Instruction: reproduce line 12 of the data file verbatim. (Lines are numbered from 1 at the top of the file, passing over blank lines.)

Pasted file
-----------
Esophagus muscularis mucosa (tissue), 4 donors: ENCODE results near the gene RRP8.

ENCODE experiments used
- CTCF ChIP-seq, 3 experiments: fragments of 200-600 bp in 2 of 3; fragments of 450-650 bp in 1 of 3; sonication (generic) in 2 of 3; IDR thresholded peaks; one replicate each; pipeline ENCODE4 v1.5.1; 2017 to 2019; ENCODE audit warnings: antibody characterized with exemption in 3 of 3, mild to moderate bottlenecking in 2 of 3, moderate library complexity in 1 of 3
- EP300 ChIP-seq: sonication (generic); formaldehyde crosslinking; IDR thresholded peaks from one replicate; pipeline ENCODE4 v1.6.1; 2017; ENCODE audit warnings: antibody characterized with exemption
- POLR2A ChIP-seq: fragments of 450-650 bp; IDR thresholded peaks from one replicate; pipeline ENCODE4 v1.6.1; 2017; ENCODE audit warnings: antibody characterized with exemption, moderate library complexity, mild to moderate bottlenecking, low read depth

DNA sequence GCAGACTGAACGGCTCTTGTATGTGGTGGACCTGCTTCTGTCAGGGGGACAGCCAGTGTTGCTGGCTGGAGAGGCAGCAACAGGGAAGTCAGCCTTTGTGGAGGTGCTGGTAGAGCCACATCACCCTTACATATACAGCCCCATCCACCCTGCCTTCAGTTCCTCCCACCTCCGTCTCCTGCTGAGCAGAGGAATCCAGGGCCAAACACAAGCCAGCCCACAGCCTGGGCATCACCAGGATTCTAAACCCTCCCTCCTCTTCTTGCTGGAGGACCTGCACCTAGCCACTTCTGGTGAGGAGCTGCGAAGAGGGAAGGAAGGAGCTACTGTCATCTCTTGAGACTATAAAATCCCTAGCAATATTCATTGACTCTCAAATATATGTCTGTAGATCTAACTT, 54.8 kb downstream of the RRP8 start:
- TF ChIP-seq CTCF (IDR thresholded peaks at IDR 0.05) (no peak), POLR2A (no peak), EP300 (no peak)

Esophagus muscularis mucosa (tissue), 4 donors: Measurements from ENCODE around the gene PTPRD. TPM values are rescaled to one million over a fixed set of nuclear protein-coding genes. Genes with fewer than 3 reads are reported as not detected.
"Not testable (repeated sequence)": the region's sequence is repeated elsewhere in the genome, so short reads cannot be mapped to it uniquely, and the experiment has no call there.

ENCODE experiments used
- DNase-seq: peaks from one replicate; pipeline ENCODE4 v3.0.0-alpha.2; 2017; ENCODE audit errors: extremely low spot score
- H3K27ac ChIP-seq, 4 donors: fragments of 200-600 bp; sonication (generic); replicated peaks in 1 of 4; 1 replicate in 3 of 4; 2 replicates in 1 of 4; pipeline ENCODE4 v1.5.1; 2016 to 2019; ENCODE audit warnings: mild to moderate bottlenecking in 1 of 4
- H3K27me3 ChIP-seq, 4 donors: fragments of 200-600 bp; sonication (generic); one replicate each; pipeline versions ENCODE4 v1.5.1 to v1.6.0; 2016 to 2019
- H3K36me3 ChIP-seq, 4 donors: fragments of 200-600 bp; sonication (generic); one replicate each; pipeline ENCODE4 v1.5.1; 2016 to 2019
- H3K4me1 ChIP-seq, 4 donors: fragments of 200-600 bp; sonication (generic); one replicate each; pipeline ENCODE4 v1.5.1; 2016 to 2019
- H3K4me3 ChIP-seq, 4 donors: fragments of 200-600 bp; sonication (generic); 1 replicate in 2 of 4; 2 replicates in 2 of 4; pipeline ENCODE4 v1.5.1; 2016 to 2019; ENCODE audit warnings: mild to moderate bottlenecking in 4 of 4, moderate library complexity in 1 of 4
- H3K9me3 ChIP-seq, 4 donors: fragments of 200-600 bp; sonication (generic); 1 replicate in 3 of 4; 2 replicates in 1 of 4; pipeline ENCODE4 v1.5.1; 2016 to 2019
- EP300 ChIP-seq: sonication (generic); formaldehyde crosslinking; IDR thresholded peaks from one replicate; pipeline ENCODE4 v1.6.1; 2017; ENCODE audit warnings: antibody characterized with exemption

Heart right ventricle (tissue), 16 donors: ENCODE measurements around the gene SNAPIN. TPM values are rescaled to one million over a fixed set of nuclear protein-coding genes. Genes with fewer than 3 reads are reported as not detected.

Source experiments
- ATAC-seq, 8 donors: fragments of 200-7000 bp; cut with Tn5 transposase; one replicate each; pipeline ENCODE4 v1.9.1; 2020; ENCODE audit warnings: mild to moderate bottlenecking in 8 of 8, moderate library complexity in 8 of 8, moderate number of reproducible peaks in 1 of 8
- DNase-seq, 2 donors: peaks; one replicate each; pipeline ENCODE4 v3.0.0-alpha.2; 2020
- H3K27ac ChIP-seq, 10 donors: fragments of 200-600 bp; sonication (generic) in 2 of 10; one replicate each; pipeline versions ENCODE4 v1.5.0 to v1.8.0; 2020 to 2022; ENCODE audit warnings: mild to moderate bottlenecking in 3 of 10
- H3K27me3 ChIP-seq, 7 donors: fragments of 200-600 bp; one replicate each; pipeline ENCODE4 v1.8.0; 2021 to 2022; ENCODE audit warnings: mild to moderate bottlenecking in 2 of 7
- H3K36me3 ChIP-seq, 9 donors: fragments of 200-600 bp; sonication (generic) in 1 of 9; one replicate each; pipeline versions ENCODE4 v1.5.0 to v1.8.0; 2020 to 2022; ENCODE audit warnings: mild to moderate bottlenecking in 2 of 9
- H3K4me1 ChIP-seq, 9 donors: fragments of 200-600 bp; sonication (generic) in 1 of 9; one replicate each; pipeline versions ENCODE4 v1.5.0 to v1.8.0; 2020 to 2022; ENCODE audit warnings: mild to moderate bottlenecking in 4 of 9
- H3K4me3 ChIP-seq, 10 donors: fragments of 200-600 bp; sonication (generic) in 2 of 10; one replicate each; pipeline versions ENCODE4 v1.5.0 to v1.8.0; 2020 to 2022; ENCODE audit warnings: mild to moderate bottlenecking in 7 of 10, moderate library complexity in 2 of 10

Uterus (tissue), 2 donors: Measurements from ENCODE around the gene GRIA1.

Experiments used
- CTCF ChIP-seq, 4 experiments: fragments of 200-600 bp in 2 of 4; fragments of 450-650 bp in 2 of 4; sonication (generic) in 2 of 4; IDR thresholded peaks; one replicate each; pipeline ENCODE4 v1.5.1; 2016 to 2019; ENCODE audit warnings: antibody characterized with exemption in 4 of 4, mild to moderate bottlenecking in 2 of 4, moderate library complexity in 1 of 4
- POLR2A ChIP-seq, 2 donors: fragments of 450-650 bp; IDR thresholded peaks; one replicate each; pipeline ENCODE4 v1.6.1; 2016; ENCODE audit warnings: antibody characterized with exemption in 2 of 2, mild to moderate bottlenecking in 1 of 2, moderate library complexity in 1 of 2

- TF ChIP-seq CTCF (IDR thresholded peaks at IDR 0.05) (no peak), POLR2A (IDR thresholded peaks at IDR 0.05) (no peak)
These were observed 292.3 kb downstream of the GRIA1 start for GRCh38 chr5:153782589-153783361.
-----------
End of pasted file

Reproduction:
- H3K27ac ChIP-seq, 4 donors: fragments of 200-600 bp; sonication (generic); replicated peaks in 1 of 4; 1 replicate in 3 of 4; 2 replicates in 1 of 4; pipeline ENCODE4 v1.5.1; 2016 to 2019; ENCODE audit warnings: mild to moderate bottlenecking in 1 of 4